"CRANSTON, (or Cranstown) a parish in the district and county of Edinburgh, Scotland. This parish contains the villages of Cowsland, Preston, Chester Hill, Sauchenside, and part of the village of Ford. It is bounded by the county of Haddington on the E., and by the parishes of Crichton, Borthwick, Dalkeith, Newbattle, and Inveresk. Its length northward is 5 miles, with a breadth of 3 miles. The surface is undulating, picturesque, and well cultivated. The Earl of Stair, whose mansion is Oxenford Castle, is the principal landowner. Coal, limestone, and sandstone are abundant. Cakemuir Tower, in the middle of the parish of Crichton, is in an isolated portion of this parish. It is square, four stories high, and is said to have been occupied by Queen Mary on her escape from Borthwick Castle. The road from Edinburgh to Lauder passes through the parish. This parish is in the presbytery of Dalkeith, and in the patronage of the Earl of Stair. The stipend of the minister is £260. The church has been rebuilt in the pointed style. There is also an United Presbyterian church at Ford. Cranston gives title of baron to the noble family descended from Sir W. Cranston, who was raised to the peerage in 1609. Turnips, cabbages, and other vegetables are said to have been first introduced into thus part of Scotland by Sir J. Dalrymple; and coal-tar was first made there by Earl Dundonald. "CHESTERHILL, a village in the parish of Cranston, in the county of Edinburgh, 3 miles S.E. of Dalkeith." "COULSLAND, a village in the parish of Cranston, in the county of Edinburgh, Scotland, 3 miles E. of Dalkeith, and 8 from Edinburgh. It was the site of a chapel, dedicated to St. Bartholomew, which belonged to Kelso Abbey. The castle, the seat of Earl Stair, was burnt by the Duke of Somerset in the reign of Queen Mary." "COWSLAND, a village in the parish of Cranston, in the county of Edinburgh, Scotland, 3 miles N. of Dalkeith, and 9 from Edinburgh." "FORD, a post village in the parishes of Borthwick, Crichton, and Cranston, county Edinburgh, Scotland, 11 miles S.E. of Edinburgh, on the road from thence to Lauder. It stands on the banks of the Tyne, near the viaduct which crosses the valley of the Tyne. It contains a United Presbyterian church. Ford House is the neighbouring seat. Fairs are held on the first Thursdays in August and September." "PRESTON, a village in the parish of Cranston, county Edinburgh, Scotland, 4 miles S.E. of Dalkeith. It is situated on the river Tyne, near Preston Hall." "SAUCHENSIDE, a village in the parish of Cranston, county Edinburgh, Scotland, 3 miles S.E. of Dalkeith. It is in conjunction with Chesterhill."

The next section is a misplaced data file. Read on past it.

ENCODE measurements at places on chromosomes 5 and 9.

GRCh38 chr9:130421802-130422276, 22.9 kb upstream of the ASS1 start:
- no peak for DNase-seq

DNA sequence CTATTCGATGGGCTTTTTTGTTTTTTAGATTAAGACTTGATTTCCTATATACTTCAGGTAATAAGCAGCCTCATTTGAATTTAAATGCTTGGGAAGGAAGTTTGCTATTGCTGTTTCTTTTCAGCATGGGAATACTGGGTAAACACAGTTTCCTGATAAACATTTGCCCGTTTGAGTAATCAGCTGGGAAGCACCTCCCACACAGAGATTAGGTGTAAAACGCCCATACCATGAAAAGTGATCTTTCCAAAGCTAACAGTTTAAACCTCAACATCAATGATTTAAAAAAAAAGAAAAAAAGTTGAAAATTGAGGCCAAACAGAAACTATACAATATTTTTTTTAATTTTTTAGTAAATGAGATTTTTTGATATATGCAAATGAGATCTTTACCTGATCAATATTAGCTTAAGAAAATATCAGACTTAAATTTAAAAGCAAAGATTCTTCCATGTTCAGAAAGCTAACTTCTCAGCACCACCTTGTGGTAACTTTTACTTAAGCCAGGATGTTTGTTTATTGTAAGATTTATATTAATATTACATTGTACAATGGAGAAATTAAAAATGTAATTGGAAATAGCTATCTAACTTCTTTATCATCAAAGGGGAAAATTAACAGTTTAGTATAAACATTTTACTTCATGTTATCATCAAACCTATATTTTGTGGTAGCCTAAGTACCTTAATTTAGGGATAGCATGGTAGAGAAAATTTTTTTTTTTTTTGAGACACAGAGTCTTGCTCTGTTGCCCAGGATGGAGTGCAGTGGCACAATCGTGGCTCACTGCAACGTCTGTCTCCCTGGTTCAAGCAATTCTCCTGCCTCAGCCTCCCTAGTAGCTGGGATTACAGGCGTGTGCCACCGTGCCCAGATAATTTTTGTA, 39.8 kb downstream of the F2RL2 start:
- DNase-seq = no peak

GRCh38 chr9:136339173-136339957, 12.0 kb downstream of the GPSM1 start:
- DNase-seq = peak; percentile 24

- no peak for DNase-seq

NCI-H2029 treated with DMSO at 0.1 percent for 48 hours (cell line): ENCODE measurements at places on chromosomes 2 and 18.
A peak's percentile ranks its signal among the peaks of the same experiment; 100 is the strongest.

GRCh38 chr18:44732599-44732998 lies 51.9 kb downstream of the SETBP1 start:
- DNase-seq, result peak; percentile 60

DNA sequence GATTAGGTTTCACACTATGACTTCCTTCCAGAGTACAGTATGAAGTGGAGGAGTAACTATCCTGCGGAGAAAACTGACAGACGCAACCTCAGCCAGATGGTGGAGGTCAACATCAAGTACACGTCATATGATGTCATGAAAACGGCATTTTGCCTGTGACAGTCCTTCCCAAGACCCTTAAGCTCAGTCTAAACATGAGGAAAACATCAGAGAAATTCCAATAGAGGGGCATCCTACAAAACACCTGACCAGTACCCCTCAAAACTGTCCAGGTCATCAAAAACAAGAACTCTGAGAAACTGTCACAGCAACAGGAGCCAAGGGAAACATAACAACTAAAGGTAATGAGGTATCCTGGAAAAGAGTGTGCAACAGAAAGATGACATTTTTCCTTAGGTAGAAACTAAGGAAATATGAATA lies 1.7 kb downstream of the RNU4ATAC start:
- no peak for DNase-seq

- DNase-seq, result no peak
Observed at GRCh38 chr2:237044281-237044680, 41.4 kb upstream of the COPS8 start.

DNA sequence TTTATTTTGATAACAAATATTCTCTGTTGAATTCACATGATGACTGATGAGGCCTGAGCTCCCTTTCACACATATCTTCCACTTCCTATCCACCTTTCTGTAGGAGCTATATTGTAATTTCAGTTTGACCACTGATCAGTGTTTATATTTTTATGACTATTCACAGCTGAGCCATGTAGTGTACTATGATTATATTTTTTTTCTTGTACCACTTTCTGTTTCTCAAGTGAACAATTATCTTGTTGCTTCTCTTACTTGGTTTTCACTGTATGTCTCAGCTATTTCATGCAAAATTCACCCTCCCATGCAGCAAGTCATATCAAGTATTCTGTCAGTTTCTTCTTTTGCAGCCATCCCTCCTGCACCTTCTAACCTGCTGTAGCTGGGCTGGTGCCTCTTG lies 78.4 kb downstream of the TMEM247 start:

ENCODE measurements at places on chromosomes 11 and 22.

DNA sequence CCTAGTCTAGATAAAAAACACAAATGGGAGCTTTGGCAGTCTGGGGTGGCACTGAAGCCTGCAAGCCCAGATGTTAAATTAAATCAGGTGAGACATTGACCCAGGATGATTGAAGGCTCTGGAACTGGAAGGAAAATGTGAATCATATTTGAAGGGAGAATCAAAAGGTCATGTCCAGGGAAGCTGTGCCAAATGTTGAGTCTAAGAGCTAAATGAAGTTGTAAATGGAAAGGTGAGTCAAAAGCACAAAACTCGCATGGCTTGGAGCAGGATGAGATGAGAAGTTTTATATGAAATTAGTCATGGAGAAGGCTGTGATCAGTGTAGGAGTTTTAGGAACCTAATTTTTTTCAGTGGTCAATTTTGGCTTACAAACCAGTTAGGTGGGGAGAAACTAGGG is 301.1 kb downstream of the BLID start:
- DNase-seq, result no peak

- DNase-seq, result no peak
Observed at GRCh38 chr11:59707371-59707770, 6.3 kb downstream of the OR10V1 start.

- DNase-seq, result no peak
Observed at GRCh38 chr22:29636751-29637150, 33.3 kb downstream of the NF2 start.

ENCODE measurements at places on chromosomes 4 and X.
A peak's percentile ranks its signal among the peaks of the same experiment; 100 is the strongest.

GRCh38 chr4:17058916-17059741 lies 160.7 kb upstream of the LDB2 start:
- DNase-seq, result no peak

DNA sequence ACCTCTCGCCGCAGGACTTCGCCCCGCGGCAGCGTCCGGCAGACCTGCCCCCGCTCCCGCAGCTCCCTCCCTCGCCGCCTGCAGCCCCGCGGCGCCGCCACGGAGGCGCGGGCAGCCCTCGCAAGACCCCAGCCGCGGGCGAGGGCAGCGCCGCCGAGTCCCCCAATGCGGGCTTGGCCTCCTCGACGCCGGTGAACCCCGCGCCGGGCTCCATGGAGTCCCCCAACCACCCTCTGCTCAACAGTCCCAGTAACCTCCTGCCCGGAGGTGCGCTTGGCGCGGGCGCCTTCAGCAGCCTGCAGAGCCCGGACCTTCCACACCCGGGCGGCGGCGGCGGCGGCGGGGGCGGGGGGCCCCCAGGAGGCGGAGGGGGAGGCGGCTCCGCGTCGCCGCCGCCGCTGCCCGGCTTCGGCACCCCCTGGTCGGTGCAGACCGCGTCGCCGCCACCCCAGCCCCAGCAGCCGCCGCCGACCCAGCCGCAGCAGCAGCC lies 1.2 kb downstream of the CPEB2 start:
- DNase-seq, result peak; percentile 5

[Description(s) from The National Gazetteer of
Great Britain and Ireland (1868)
Transcribed by Colin Hinson ©2003]
© Copyright Colin Hinson, GENUKI and contributors, 1999-2006, &c.
GENUKI is a registered trade mark of the charitable trust GENUKI, see About GENUKI as an Organisation
These pages are intended for personal use only, so please respect our Conditions of Use.
Are you lost in the Genuki hierarchy or arrived here from a Search Engine?
If so, use the up-arrow(s) at the top of the page to go up the hierarchy.
URL of this page: /big/sct/MLN/Cranston/Gaz1868.html